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Short-term Benefit in Treating Autism with Antibiotic Agent

 
  July, 20 2000 4:02
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Study at Rush-Presbyterian-St. Luke Medical Center reports short-term benefit in treating autism with antibiotic agent

Researchers at Rush-Presbyterian-St. Luke's Medical Center in Chicago have shown that some children suffering from autism may experience short-term but dramatic improvement during treatment with appropriate antibiotics. The study was published in the July issue of the Journal of Child Neurology. The researchers report that when a subset of patients whose autism may involve colonization of the bowel by certain bacteria that produce a toxin were treated with antimicrobial agents, most experienced short-term improvement of their autism symptoms.

The journal article is authored by Dr. Richard Sandler, director of pediatric gastroenterology at Rush Children's Hospital, part of Rush-Presbyterian-St. Luke's Medical Center in Chicago. Other key contributors are Dr. Sydney Finegold, professor of microbiology and molecular genetics at the University of California at Los Angeles Medical School and Ellen Bolte, mother of a child with autism. The Veteran's Administration Medical Center in West Los Angeles also contributed to the study. Autism typically occurs before two years of age and involves loss of language, social and play skills.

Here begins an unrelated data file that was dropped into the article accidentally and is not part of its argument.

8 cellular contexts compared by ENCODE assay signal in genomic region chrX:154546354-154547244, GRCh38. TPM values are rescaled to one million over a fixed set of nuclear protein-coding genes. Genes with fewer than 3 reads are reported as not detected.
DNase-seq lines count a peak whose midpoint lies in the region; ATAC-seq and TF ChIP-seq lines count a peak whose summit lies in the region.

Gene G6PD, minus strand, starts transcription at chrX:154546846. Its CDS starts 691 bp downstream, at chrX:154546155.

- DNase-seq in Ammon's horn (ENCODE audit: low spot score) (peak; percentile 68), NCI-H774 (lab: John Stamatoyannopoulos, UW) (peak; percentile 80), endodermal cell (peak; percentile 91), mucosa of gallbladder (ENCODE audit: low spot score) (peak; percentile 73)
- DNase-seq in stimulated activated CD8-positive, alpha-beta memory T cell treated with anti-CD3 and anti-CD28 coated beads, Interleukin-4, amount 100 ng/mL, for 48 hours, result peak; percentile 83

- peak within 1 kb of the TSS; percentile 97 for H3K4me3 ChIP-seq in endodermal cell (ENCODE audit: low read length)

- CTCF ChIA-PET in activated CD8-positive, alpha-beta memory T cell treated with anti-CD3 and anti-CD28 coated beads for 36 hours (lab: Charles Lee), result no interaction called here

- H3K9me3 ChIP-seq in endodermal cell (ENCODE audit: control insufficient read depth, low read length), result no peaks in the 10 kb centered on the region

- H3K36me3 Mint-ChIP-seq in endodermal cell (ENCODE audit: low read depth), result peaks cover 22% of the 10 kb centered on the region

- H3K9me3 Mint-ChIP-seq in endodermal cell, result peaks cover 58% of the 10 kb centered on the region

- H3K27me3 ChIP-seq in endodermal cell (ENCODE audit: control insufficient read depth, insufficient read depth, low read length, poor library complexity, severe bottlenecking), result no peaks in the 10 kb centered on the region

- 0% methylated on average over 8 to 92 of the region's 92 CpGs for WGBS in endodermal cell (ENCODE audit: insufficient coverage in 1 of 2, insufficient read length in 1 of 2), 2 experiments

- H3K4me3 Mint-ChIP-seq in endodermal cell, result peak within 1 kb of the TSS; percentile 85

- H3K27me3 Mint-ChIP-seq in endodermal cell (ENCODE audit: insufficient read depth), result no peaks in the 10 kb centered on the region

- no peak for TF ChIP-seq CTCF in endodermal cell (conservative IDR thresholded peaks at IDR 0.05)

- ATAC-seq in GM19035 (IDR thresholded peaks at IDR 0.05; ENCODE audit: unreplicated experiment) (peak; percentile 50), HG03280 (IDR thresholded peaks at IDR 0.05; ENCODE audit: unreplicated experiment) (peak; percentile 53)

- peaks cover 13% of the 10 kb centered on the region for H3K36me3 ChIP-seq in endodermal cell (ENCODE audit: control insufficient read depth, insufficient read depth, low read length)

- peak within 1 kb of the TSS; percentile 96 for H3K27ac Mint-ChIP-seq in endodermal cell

In this study, 9 of 11 children treated with the antimicrobial agent experienced improved cognitive function, behavior and social skills. The improvement was at times impressive. Unfortunately, regression usually occurred, often to the pre-treatment status.

"Additional research should address whether there are better drugs for this treatment, how long therapy should be continued, and what can be done to prevent relapse once treatment is stopped," explained Dr. Finegold. "Many questions need to be answered, " said Bolte. "These include identifying the possible mechanism of benefit, and properly identifying which autistic children follow this pattern."

Contact: Chris Martin
cmartin@rsh.net
312-942-7820
Rush Presbyterian St. Luke's Medical Center


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